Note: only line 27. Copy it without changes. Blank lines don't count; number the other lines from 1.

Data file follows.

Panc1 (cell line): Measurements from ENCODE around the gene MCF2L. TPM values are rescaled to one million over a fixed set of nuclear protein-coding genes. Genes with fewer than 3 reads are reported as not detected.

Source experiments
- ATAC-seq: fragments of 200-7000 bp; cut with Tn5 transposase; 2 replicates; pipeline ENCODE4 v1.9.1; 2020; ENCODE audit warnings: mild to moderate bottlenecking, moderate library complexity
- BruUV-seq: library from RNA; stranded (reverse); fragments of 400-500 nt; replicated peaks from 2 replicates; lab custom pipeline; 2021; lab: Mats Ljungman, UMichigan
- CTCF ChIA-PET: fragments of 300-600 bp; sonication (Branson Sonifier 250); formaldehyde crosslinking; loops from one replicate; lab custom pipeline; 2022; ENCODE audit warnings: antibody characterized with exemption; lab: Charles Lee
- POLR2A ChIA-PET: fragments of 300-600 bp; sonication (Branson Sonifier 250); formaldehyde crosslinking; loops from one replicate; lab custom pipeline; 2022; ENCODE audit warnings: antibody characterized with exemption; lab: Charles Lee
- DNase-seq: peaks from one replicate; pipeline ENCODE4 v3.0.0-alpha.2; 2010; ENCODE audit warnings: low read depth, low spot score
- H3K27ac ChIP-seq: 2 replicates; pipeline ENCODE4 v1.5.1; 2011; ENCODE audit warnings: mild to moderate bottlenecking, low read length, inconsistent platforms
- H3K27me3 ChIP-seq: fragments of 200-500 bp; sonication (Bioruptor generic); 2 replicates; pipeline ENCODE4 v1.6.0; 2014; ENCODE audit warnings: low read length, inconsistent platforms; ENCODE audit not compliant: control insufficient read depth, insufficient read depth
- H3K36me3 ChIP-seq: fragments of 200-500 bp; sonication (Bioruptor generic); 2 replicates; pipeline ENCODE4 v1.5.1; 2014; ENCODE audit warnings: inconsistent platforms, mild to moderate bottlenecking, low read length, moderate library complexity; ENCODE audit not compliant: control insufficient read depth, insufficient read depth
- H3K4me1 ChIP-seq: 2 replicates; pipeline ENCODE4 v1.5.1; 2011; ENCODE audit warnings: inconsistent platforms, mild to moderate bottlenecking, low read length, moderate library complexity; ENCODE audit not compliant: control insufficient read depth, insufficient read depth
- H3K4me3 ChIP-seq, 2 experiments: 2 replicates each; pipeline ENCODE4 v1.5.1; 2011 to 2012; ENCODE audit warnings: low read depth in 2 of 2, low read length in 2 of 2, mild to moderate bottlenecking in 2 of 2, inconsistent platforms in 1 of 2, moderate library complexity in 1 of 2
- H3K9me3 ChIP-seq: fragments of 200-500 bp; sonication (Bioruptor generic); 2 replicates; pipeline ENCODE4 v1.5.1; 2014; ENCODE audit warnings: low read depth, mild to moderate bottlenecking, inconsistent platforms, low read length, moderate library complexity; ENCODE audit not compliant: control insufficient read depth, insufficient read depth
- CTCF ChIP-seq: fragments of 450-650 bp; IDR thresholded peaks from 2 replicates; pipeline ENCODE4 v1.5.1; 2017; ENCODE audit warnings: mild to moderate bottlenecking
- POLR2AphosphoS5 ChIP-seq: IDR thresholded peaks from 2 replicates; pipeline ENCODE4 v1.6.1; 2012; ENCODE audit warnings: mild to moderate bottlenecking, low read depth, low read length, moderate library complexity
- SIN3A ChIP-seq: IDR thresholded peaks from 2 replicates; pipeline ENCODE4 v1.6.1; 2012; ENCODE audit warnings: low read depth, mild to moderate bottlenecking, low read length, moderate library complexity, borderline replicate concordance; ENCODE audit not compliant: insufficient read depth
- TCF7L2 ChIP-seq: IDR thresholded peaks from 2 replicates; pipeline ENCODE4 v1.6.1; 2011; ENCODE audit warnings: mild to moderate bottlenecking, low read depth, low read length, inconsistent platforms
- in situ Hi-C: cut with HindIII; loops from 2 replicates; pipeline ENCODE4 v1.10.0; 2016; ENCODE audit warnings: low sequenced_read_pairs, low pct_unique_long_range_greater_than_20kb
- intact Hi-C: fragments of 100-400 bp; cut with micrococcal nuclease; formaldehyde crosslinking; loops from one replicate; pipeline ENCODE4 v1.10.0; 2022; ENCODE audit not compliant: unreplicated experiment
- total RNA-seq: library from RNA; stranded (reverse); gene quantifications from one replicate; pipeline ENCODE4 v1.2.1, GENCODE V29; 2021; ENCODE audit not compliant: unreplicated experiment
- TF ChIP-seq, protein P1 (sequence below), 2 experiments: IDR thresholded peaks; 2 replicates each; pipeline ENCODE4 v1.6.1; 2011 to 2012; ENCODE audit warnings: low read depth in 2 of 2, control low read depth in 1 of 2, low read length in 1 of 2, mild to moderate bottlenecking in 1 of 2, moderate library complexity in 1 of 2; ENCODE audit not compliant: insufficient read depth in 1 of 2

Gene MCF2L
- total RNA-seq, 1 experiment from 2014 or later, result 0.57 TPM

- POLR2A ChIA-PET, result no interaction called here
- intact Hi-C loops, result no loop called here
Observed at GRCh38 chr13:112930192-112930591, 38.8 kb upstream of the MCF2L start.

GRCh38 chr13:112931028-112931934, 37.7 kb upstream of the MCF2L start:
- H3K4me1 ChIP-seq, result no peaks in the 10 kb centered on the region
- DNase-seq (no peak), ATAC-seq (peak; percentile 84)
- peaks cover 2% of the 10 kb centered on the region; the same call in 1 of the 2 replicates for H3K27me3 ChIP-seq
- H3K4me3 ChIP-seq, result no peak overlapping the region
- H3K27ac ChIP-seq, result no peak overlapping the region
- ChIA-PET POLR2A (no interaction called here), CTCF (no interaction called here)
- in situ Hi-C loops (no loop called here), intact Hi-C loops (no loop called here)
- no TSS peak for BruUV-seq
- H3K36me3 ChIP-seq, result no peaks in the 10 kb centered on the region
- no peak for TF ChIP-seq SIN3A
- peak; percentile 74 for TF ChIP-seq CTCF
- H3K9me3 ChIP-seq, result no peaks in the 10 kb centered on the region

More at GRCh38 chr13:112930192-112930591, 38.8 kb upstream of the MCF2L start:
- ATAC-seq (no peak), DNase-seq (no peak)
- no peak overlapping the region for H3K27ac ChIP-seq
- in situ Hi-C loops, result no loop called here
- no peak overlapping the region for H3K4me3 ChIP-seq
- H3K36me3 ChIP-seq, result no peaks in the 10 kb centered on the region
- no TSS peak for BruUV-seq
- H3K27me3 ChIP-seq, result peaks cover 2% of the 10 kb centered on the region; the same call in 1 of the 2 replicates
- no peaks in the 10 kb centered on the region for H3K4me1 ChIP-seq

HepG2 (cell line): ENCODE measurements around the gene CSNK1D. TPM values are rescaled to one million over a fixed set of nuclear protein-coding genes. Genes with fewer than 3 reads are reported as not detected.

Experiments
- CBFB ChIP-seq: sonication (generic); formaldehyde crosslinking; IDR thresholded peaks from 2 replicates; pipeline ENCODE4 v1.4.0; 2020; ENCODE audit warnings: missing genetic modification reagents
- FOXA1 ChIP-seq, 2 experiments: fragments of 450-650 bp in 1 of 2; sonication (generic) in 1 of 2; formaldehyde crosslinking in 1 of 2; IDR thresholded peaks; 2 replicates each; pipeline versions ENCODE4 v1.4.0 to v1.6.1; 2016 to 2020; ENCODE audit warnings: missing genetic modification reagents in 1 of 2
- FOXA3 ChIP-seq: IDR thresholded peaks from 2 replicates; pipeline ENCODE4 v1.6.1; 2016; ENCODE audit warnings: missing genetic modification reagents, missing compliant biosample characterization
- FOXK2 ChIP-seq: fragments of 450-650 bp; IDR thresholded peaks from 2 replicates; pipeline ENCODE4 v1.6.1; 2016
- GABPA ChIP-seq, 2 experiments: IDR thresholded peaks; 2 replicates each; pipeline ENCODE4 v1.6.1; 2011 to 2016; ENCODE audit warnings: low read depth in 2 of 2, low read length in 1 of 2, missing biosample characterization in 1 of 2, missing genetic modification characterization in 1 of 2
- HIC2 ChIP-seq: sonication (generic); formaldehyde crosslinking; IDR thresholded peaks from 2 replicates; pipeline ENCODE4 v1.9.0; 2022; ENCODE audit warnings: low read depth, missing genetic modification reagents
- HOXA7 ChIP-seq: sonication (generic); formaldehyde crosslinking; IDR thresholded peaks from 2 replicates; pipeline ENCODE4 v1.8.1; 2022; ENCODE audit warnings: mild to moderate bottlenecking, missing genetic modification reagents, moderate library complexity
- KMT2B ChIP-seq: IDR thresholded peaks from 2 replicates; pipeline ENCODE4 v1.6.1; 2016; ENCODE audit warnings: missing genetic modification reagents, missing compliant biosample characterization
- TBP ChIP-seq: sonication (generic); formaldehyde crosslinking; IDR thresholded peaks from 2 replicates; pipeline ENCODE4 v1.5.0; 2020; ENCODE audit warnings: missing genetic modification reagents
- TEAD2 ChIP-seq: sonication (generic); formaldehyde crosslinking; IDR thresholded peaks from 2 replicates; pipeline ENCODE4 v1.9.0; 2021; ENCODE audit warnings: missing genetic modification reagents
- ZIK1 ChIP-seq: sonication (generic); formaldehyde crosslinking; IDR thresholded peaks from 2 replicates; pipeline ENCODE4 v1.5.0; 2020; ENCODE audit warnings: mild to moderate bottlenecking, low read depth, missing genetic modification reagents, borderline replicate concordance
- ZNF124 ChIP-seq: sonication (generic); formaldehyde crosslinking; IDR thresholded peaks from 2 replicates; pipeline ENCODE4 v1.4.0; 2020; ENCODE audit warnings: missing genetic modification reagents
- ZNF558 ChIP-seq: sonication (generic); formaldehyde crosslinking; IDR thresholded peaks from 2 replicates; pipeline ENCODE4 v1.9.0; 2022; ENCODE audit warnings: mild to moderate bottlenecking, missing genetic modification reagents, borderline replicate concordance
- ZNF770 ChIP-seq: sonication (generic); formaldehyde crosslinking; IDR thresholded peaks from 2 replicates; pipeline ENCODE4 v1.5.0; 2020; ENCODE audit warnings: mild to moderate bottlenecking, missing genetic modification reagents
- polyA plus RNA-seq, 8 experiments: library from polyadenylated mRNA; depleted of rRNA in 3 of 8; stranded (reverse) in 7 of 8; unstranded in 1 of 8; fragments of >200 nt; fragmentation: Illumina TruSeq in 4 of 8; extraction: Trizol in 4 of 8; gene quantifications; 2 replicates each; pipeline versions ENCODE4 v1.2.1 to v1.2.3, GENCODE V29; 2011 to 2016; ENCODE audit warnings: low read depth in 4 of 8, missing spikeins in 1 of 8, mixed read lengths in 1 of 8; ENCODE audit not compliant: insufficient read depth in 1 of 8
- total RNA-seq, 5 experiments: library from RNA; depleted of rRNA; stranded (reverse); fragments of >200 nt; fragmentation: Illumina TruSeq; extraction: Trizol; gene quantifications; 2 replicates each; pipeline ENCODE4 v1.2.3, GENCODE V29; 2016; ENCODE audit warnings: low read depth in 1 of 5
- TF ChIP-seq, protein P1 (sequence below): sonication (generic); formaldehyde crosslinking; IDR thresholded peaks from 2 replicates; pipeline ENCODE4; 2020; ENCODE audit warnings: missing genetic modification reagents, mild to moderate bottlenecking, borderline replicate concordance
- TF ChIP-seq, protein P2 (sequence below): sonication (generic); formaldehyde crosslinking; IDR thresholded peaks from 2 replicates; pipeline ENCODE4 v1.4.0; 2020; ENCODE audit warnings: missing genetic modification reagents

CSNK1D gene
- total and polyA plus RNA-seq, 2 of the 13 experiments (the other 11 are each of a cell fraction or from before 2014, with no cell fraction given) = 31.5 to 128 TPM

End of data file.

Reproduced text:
GRCh38 chr13:112931028-112931934, 37.7 kb upstream of the MCF2L start: